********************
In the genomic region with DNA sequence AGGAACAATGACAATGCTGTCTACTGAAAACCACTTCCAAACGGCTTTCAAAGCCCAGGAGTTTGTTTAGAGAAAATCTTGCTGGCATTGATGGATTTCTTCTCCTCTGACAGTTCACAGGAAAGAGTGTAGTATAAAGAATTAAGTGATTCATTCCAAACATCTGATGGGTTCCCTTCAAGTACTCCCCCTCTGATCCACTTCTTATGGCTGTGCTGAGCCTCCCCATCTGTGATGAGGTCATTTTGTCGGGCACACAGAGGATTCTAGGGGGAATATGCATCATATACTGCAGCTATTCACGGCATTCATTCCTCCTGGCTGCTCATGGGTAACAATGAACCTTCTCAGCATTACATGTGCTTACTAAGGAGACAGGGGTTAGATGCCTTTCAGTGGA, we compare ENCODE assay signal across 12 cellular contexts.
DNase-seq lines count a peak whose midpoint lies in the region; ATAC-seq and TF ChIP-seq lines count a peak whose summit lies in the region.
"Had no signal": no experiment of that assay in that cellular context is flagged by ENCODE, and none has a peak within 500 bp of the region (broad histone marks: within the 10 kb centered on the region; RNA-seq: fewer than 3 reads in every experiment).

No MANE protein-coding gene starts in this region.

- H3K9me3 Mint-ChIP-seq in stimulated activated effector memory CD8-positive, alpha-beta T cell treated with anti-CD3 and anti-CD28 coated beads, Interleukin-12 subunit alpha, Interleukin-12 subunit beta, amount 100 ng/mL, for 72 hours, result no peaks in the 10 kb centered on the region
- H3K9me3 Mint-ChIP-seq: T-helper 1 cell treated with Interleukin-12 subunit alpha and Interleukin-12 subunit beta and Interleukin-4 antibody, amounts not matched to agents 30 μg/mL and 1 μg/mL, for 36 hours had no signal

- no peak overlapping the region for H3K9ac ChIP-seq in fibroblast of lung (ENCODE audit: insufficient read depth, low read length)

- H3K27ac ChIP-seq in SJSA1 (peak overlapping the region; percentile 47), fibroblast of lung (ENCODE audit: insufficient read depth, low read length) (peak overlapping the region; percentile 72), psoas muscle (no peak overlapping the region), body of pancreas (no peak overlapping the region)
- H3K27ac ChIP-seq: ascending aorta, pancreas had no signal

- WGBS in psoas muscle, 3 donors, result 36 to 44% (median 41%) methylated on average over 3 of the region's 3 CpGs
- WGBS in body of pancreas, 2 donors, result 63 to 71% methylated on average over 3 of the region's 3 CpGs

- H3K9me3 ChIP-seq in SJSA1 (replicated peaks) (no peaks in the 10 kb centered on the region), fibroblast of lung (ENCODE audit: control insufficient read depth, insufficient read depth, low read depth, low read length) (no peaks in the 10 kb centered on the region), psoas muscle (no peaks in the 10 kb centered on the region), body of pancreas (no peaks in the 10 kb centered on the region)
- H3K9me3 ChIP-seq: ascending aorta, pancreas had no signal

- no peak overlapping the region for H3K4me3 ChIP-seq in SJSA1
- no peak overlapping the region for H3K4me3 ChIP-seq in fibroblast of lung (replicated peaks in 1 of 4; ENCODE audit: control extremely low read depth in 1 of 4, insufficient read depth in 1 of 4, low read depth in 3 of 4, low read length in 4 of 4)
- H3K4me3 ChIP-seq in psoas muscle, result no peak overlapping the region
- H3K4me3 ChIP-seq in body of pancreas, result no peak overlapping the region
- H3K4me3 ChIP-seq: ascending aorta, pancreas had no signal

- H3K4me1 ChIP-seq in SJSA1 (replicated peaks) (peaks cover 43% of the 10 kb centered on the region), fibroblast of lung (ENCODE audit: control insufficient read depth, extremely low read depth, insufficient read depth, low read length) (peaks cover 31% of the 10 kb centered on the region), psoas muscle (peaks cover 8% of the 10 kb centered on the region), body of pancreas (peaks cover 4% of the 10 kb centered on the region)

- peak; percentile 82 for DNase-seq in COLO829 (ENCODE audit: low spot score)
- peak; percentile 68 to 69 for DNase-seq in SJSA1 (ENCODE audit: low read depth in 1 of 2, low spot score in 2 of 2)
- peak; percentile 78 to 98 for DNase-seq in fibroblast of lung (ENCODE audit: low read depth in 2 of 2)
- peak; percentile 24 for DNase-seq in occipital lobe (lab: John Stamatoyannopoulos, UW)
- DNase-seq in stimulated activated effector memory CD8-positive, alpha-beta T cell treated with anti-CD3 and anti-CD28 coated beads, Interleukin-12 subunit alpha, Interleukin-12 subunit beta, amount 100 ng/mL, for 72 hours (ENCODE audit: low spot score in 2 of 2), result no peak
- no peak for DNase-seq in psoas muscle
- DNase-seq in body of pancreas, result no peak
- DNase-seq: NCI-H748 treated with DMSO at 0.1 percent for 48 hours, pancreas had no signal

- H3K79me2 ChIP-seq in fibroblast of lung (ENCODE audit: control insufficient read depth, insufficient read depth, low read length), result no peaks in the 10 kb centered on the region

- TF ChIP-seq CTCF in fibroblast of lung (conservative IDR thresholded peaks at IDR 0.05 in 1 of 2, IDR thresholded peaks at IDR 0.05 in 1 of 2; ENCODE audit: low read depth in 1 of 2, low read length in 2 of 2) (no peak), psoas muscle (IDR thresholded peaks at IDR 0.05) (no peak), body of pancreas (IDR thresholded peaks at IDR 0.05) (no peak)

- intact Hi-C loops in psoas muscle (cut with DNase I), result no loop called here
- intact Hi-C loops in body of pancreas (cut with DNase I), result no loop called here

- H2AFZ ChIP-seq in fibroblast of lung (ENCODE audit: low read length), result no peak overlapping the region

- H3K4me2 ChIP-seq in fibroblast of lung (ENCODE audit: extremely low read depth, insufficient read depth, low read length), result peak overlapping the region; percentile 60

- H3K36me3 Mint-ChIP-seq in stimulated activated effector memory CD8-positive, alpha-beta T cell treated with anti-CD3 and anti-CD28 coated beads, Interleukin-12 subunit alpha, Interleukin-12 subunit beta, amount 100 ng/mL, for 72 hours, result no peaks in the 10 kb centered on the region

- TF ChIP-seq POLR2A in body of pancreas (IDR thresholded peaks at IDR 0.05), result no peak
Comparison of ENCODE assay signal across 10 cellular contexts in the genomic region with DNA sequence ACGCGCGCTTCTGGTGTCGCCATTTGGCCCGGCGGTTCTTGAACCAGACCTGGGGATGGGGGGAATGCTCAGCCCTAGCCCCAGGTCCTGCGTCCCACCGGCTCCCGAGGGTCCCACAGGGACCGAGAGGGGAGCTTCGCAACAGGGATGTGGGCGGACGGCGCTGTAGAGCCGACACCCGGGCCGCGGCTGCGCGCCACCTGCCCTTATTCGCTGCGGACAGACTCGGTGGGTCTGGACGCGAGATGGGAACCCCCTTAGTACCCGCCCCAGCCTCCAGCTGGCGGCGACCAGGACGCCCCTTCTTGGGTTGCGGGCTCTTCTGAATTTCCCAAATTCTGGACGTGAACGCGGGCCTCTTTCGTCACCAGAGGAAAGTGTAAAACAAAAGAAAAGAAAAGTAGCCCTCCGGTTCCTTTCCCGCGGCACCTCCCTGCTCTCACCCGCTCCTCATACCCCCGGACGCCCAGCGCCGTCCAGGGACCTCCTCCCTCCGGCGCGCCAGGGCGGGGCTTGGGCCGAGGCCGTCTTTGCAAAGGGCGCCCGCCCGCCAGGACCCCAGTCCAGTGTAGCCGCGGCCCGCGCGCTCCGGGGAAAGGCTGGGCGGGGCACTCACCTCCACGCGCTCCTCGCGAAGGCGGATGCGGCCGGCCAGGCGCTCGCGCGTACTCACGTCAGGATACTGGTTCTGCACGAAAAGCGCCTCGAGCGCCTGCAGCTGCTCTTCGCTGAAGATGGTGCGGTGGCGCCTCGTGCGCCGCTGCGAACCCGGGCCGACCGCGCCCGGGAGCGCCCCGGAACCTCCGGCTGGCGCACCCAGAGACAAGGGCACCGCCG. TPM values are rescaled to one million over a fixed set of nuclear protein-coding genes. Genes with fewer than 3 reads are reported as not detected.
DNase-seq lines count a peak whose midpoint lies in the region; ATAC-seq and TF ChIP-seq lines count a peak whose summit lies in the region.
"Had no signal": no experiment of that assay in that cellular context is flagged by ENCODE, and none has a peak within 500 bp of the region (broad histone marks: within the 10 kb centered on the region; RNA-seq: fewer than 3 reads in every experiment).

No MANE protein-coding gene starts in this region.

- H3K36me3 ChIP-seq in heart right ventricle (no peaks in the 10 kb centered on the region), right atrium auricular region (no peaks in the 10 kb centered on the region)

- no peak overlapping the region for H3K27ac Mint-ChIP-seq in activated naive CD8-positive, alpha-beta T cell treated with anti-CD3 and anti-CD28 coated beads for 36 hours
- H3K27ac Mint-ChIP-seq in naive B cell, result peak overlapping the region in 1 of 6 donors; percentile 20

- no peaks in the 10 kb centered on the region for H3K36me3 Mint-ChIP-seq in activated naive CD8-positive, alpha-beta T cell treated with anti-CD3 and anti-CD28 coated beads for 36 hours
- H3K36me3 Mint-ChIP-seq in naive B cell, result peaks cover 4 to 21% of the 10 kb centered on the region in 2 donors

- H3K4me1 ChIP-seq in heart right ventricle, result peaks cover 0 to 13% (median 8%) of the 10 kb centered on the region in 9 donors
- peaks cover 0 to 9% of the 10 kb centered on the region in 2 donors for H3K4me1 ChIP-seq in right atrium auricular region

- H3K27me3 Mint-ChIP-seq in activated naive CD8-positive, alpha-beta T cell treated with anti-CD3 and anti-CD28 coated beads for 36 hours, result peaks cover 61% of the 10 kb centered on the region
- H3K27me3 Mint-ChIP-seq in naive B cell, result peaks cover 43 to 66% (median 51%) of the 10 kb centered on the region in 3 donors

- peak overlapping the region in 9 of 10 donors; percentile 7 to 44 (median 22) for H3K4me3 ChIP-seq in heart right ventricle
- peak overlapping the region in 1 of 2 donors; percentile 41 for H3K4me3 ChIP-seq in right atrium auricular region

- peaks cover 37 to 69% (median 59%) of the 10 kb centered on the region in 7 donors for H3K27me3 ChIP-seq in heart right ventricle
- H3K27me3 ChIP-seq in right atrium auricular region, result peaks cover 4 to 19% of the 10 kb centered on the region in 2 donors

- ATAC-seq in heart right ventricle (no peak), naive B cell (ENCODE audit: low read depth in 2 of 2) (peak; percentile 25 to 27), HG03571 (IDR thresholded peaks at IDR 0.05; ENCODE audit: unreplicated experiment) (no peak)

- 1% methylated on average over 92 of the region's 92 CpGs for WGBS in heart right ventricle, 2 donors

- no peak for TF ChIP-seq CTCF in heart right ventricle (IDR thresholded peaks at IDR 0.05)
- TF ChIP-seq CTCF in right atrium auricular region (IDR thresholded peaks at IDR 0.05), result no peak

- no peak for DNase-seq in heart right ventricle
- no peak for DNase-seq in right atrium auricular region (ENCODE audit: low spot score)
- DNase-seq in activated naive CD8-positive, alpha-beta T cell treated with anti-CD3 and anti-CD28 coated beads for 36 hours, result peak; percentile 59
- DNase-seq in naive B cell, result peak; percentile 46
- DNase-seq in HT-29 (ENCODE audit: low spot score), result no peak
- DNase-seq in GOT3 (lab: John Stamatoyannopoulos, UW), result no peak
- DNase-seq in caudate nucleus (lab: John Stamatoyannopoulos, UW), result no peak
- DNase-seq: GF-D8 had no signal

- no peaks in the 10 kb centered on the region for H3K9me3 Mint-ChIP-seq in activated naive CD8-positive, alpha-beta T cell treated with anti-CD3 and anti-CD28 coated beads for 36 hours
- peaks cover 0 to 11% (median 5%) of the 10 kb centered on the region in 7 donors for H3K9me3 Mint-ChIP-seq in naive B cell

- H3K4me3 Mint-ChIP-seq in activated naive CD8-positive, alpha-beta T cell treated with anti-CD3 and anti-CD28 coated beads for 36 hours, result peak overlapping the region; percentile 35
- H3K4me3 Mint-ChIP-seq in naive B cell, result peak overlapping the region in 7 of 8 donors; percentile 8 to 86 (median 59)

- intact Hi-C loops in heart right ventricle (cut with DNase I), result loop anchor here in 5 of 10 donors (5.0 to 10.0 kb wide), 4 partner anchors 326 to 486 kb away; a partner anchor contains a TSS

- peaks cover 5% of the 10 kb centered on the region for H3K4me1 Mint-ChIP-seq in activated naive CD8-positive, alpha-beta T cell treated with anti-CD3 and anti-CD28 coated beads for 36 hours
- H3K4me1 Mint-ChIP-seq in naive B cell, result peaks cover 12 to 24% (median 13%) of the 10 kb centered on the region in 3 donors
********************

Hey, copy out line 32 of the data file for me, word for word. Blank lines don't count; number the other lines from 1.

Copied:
- H2AFZ ChIP-seq in fibroblast of lung (ENCODE audit: low read length), result no peak overlapping the region